If you had one piece of advice for your peers, what would it be?

Despite being a large mature pension plan, CalSTRS seeks to continuously innovate and incorporate the best investment ideas possible. This may require deviations from the way things have been done historically, gaining comfort with investments that don’t have a long or successful track record, or failing but learning and trying again. When accessing a new investment strategy, it is important to clearly state upfront how you measure success, understand when and why a certain strategy may not perform, and how a strategy or manager complements your existing portfolio. This requires understanding the role and reason for the strategy and regularly reassessing this hypothesis.  For example, when we evaluated hedge funds, we did not view them as an asset class. Rather we evaluated each strategy’s risk and return characteristics and identified which strategies were most desirable to achieve our objective of downside protection. This led us to invest in only Global Macro and Trend Following rather than the full range of hedge fund strategies.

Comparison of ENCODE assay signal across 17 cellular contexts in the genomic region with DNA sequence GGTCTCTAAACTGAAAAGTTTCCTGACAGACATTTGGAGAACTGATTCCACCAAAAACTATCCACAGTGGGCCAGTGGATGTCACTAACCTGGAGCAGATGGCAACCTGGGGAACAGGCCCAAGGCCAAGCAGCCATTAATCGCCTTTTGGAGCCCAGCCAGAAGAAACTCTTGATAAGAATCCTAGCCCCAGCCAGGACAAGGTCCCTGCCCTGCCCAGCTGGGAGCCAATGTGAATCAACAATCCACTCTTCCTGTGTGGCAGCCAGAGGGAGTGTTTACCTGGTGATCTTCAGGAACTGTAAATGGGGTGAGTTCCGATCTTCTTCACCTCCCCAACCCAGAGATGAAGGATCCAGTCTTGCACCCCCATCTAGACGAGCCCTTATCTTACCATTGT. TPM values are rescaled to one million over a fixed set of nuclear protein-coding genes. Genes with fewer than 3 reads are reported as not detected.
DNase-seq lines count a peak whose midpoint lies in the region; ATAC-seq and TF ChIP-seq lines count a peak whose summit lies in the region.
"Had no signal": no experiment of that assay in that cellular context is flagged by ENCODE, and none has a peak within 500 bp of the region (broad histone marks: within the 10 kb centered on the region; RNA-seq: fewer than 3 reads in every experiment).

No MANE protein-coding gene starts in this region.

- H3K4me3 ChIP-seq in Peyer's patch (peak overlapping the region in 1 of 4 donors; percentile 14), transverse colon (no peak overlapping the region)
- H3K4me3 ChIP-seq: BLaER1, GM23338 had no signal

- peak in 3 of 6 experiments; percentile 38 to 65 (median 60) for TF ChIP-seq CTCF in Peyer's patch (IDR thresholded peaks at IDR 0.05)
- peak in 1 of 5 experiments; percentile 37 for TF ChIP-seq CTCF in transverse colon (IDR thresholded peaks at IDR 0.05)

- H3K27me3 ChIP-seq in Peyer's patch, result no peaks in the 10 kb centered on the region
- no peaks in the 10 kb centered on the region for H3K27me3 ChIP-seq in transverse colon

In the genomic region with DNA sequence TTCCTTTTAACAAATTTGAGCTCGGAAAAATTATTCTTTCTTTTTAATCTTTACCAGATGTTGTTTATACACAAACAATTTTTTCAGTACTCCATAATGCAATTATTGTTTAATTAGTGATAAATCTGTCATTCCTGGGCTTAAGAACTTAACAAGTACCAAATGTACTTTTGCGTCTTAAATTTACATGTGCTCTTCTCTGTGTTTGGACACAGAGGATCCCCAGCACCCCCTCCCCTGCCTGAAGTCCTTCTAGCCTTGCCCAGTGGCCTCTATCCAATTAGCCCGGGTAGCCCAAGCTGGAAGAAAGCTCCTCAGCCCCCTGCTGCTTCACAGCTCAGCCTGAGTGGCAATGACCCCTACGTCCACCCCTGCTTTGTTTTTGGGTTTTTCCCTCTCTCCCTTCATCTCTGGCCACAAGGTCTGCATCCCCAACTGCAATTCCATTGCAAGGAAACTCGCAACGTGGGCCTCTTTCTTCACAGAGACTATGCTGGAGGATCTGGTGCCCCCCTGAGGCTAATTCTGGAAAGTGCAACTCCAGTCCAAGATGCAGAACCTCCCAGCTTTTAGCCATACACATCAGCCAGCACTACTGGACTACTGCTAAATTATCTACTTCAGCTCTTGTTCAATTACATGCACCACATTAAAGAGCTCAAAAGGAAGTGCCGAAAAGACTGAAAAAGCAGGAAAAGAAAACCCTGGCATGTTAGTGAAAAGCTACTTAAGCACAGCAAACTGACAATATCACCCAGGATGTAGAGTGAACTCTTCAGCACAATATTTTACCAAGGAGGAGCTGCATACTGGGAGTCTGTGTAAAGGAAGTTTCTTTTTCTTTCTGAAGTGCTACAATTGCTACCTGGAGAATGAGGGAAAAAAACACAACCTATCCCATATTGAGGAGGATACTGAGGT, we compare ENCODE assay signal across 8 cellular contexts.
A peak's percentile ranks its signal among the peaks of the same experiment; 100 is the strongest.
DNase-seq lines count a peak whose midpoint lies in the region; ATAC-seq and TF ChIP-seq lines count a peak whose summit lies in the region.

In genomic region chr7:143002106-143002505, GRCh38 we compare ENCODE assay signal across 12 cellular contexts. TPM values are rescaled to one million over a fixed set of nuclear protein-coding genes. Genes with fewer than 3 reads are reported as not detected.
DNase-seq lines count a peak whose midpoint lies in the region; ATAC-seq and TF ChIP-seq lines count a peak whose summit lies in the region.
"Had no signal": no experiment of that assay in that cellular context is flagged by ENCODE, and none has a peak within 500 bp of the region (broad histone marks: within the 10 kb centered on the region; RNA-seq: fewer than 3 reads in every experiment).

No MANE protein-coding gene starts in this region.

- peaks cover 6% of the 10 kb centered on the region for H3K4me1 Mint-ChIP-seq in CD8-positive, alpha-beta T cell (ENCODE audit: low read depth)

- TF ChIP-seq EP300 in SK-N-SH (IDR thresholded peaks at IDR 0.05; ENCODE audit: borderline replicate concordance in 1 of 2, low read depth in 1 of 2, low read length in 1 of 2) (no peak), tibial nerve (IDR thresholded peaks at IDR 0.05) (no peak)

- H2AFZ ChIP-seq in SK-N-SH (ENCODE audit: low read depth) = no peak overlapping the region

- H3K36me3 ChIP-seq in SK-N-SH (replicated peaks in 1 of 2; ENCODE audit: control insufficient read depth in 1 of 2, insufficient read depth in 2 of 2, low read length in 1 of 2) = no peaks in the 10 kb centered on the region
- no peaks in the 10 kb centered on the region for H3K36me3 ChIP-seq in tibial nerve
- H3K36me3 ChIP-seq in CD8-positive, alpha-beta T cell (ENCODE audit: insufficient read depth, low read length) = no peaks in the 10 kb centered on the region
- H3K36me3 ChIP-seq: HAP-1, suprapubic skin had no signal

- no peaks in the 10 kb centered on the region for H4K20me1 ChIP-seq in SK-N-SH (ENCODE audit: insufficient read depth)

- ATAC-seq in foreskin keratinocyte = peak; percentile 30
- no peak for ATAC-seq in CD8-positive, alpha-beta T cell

Furthermore, we do not expect RMS to perform as well during an equity bull market and understand that it may exhibit negative performance. This is especially challenging when fees to access RMS managers are generally higher than fees for beta. Despite this, we take a long-term perspective and understand the value of RMS—low correlation and positive net returns. By reducing drawdowns and protecting capital, RMS can improve the total plan’s compounded return and preserve capital to deploy during market dislocations. This will ultimately improve the long-term funding ratio. In short, a dollar saved is more valuable than a dollar earned.

What are the biggest current trends you are seeing that have surprised you?​

The jury is still out on the effectiveness of machine learning in finance. The hurdles to develop these strategies are formidable. Machine learning requires a vast amount of data and data cleaning, tremendous computing power and advanced programming skills. Yet a couple of pension funds are utilizing machine learning for investment signals. They were able to develop the expertise, obtain resources and convince their boards to implement machine learning programs.